I'm planning a series of posts looking at players' motives for wanting to raid.
Clearly the first thing that springs to mind is loot. But loot is a snake eating its own tail, the more you spoil players with Amazing Awesomeblades of Awesomeness the harder they become to impress.
I remember when epic armour was literally a traffic stopper in World Of Warcraft. Players used to stop running wherever they were running to and just stop and admire the armour or weapon. "/t Uberman hi, where did you get that sword pls?"
Moving on from that design let's look around. In Eve the top content includes very hard PVE such as soloing level 5 missions, wormhole exploration and hunting officer plexes in 0,0 space but the pervasive end game is PVP. Even those PVE activities are made daunting by the fact they take place in low sec or null sec so you're at risk of being ganked while PVEing. There are extreme solo challenges (and extremely competent soloers/small gangs) but the closest to raid type content has to be the battle for null sec space.
So how is that incentivised?
Well it is incredibly lucrative to hold good areas of null sec. The system is soon to be revamped but at the moment null sec gives you both passive income from moon mining and excellent PVE spawns for players you allow to operate in your systems.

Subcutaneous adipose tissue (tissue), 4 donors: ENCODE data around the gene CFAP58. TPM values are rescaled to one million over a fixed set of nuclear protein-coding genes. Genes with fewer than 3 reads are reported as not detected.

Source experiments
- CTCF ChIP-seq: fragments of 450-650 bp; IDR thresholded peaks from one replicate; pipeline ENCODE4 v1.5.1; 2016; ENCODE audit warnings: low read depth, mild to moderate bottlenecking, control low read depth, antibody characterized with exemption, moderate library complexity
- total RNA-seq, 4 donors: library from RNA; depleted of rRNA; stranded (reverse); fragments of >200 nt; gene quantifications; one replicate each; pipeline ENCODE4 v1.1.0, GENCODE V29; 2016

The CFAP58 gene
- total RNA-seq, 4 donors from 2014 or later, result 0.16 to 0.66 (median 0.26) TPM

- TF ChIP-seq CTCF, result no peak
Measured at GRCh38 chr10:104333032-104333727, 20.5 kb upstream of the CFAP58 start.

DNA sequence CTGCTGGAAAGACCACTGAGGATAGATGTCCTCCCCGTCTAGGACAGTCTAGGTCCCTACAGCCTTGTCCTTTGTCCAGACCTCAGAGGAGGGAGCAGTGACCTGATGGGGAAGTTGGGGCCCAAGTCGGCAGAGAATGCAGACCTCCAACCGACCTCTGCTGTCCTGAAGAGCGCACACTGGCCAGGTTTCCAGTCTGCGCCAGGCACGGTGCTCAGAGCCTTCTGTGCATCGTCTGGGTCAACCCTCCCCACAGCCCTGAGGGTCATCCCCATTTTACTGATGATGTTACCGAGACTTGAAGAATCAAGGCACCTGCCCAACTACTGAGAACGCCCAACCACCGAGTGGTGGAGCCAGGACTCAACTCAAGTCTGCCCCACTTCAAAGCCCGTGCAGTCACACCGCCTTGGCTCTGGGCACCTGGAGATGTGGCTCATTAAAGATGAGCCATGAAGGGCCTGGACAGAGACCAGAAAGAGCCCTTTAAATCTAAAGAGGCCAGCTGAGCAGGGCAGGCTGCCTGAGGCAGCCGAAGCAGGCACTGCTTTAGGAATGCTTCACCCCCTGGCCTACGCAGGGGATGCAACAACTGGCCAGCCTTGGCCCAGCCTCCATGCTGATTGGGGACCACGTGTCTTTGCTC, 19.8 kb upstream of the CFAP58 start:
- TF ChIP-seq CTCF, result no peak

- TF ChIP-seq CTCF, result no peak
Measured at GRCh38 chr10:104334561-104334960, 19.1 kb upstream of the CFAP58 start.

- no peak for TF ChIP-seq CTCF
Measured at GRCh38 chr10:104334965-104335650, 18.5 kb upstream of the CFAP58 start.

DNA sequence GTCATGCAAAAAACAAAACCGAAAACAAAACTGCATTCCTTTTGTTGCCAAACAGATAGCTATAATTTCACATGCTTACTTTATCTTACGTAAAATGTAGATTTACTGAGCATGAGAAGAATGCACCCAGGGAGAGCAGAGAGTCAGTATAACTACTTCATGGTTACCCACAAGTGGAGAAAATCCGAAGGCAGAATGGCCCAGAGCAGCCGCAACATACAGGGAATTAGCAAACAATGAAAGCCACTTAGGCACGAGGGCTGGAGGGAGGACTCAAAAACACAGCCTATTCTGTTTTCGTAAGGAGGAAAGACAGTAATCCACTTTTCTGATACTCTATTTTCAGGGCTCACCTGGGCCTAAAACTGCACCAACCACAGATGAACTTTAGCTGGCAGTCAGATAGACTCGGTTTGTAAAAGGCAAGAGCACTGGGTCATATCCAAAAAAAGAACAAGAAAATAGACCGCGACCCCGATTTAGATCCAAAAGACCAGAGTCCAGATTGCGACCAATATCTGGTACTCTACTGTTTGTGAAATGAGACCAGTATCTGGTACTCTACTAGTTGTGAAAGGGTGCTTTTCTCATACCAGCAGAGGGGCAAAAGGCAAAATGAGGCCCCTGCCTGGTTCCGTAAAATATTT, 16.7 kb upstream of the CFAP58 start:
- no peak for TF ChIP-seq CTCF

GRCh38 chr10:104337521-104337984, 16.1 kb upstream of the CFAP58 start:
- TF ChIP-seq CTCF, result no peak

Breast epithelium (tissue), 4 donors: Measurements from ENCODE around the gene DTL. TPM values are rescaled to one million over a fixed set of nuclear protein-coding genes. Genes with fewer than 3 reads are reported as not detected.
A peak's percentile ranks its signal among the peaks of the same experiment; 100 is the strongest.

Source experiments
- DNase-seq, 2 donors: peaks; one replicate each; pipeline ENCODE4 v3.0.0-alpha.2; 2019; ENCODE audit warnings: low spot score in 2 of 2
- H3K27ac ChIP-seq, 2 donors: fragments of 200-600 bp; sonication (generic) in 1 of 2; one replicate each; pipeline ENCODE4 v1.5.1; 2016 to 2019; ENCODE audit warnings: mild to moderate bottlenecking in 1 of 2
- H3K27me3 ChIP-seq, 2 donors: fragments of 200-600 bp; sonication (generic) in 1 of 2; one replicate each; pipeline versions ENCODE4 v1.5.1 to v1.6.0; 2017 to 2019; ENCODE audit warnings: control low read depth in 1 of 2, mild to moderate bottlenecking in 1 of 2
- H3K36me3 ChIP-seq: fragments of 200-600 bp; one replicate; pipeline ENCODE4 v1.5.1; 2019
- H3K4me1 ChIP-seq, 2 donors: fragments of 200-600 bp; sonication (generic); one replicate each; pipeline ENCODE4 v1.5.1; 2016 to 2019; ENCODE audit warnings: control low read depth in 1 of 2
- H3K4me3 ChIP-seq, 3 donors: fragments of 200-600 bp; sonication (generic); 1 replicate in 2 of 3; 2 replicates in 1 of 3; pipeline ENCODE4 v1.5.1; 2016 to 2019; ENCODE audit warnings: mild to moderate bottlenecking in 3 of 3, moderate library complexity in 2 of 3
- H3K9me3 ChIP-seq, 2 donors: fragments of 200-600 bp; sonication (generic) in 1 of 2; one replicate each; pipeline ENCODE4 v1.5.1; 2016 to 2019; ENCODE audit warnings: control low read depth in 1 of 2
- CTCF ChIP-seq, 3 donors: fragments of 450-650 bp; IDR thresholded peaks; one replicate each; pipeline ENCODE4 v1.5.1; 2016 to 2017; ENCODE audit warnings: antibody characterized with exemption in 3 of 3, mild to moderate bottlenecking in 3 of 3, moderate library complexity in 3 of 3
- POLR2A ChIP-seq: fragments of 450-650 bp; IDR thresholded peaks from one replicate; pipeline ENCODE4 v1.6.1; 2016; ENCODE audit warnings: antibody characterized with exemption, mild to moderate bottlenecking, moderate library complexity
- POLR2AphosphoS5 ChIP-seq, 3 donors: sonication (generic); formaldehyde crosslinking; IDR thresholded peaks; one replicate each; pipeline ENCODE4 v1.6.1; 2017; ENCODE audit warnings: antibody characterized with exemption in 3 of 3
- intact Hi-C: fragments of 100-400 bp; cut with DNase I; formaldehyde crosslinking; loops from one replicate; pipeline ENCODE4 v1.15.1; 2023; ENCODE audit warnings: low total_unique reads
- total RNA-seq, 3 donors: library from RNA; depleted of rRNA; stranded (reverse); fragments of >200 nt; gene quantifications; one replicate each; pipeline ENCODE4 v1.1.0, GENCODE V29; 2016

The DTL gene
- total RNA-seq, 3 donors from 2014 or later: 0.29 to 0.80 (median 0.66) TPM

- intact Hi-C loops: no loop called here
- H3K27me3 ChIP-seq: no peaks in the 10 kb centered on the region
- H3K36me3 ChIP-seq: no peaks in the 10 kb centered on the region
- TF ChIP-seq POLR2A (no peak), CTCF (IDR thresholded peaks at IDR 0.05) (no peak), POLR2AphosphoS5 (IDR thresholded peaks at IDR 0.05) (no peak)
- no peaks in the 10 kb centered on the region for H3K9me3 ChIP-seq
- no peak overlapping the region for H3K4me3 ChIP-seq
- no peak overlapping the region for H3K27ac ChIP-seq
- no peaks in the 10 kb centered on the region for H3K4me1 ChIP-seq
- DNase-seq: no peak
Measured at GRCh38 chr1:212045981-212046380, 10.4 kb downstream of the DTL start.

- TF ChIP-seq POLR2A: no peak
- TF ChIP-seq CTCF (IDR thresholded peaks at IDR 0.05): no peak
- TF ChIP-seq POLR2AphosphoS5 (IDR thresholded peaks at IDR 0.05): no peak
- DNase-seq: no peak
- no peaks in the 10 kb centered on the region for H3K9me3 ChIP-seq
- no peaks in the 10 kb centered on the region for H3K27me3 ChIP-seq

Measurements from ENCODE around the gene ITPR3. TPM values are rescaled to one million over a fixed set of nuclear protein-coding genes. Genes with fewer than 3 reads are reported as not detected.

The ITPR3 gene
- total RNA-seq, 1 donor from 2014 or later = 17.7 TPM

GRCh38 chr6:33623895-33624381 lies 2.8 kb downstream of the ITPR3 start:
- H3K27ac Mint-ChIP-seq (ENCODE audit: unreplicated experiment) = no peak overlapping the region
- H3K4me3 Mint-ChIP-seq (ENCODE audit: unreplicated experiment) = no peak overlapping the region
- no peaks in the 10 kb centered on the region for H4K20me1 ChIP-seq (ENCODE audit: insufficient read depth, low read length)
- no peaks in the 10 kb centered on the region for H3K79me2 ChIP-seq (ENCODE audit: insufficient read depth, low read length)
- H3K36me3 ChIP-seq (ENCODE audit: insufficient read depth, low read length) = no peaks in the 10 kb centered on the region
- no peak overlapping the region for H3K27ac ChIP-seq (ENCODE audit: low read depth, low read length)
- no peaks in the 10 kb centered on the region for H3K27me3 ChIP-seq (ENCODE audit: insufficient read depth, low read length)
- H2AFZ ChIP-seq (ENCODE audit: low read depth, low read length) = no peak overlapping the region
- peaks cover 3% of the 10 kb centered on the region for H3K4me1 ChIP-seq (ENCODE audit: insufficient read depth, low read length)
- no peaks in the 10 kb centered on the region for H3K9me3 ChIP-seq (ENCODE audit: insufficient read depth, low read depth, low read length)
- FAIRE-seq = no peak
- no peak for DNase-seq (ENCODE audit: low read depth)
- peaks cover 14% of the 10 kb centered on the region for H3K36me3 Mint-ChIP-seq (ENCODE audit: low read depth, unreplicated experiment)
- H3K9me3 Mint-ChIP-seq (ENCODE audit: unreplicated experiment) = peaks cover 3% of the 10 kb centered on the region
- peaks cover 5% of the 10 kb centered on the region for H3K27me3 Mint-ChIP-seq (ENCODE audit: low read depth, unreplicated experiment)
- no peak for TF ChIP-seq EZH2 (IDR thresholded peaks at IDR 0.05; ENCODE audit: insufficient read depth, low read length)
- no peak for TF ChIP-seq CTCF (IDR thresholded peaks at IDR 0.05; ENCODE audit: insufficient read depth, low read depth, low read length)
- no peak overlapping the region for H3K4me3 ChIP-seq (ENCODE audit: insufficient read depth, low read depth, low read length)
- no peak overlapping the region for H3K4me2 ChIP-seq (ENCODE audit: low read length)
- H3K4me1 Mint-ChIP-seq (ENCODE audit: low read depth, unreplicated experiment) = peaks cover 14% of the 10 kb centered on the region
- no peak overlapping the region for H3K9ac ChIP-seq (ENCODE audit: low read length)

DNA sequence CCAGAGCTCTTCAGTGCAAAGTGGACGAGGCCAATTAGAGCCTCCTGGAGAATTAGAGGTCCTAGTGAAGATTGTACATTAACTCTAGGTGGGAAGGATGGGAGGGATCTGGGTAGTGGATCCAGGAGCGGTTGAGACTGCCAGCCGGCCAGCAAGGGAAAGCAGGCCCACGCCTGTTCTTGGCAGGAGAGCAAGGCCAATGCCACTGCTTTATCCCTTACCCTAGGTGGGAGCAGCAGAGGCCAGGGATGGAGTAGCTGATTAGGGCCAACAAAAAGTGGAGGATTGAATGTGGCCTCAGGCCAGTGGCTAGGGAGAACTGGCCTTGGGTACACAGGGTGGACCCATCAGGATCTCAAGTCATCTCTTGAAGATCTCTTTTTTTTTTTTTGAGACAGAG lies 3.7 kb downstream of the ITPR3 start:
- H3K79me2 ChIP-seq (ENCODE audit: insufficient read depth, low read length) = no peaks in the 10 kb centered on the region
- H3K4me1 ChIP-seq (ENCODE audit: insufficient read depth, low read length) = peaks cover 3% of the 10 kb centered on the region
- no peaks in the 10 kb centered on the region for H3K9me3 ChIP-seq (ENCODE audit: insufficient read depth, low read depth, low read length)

But a huge part of the motivation is loyalty to your team and disdain for the other team. This is a much bigger factor than loot. It's a PVP game and players want their team to beat the enemy team.
In DDO raiding seems to be much more for a sense of accomplishment than for loot. It has many different dynamics than WoW raiding. Smaller raids mean that there isn't quite such a jump from group content to raid content. Going from 6 to 12 is nothing like going from 5 to 25. Small sizes mean less tolerance for incompetent players (which is both a good thing and a bad thing). DDO's relatively horizontal progression and difficulty settings (solo/normal/hard/elite and a new one just being introduced: epic) mean that a good raid leader can tailor the challenge to suit his group much more than in WoW.
The small community seems to really change the motivations. If there are 50 people at your level of ability on the server screwing up means more than just missing out on a drop.
So here are three elements of raid incentives to think about:
2) Clan building
3) Peer approval
I'm inviting comments on how raids can be designed to keep people interested and having fun in other ways than just the simple loot mudflation system. I'm not saying don't consider loot in your scheme but please do comment if you think you can see how an interesting raid system could be built in a MMO game.